On average, small and midsize businesses in the United States use 15 kWh of electricity annually, mostly on lighting, heating, and cooling. These make up 19% of total expenses on an average office building. Energy-saving helps small businesses in several ways, including increase in profits, business growth, and reducing environmental impacts by lowering carbon dioxide emissions, boosting customer experience and comfort. Here are the top 5 energy-saving tips for small businesses:
1. Conduct regular energy audits
Energy audits involve the hiring of utility data management services to gather, standardize, validate, and interpret utility bill data to enable you to analyze, benchmark, and find opportunities to improve building performance. The energy audits aim at identifying potential changes that can lower energy consumption.
Business energy audits include gas, water, and electricity tariff reviews, consumption analysis and recommendations, expert energy management advice, and contract management. Businesses may use an energy quoting software to streamline the energy procurement process.
2. Install a smart thermostat
Smart thermostats, also known as programmable thermostats, are electronic devices that offer you high-level control over your HVAC system operation by providing specific features and settings that help you save significant amounts of energy. They automatically turn the heating and cooling system on and off, depending on your temperature settings.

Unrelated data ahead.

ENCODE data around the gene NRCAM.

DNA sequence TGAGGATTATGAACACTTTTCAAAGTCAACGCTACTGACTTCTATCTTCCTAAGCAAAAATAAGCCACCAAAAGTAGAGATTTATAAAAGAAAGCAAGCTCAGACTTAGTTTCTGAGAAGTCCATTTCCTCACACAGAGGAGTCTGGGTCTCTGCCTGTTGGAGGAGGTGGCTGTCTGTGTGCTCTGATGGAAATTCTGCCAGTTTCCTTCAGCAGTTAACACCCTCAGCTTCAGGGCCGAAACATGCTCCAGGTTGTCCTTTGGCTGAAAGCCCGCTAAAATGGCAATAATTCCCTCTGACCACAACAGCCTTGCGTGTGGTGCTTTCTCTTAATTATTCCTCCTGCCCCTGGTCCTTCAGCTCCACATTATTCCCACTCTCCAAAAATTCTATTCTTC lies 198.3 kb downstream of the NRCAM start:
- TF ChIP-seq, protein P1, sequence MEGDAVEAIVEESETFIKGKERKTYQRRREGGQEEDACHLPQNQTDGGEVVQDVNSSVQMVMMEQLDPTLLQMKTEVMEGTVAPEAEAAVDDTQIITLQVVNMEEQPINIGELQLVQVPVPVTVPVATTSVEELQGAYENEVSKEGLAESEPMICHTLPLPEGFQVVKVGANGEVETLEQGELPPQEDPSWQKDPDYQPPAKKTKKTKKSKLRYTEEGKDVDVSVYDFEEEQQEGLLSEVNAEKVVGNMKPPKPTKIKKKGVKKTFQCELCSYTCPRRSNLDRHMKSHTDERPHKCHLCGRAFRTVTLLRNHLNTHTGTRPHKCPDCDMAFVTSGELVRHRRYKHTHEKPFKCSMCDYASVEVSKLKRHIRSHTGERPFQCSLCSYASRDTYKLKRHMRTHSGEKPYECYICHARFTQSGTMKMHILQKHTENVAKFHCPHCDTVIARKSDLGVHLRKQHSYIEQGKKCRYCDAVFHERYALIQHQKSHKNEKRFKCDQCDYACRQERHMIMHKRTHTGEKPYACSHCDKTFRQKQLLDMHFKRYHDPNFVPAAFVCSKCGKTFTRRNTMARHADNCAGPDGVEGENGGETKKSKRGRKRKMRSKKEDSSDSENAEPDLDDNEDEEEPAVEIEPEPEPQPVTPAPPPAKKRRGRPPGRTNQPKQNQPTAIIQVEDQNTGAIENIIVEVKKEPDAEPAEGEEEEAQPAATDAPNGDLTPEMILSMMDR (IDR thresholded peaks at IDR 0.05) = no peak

Thermostats have a set point control that turns down your HVAC when not needed and automatically turns it on before work resumes to ensure an ideal indoor temperature. Besides giving you remote control via mobile phones or online, smart thermostats enable better monitoring of energy usage so you can adjust as needed to avoid wastage or overuse.
3. Use lighting controls and sensors
Lighting controls automatically turn lights on and off as needed to save energy. Occupancy sensors turn on lights immediately; they detect occupants in a space and are ideal in areas that people move in and out of unpredictably. You may also consider dimming controls that match lighting levels with user requirements, saving energy. In addition, you can use zero-power wireless sensors that use the scavenging technique to operate without batteries.
Photosensor controls ensure that outdoor lights don’t run during the day, while timer controls can be programmed to turn outdoor and indoor lights at specific times. Using kinetic energy, they create energy that can power electrical devices. This technology is still evolving, and you may not find as many sensors.
4. Reduce your business’s electronic footprint
Electronics can consume a lot of energy in an office setting. Focusing on electronics energy consumption can help lower energy costs. Consider replacing your desktops with laptops as they use less energy. Remember to power down your electronics when not in use and avoid using screen savers.
You may also consider buying energy-efficient office equipment and avoid energy vampires like monitors to save on energy costs.
5. Consider alternative options
Electricity can be expensive. Shop around for alternatives that can best suit your business. You may consider installing solar panels as they are a cheaper energy source compared to electricity. They also come in handy during power outages.
Alternatively, standby generators are also an efficient power source and are ideal even in extreme weather conditions. They are an efficient long-term energy source that helps lower energy costs.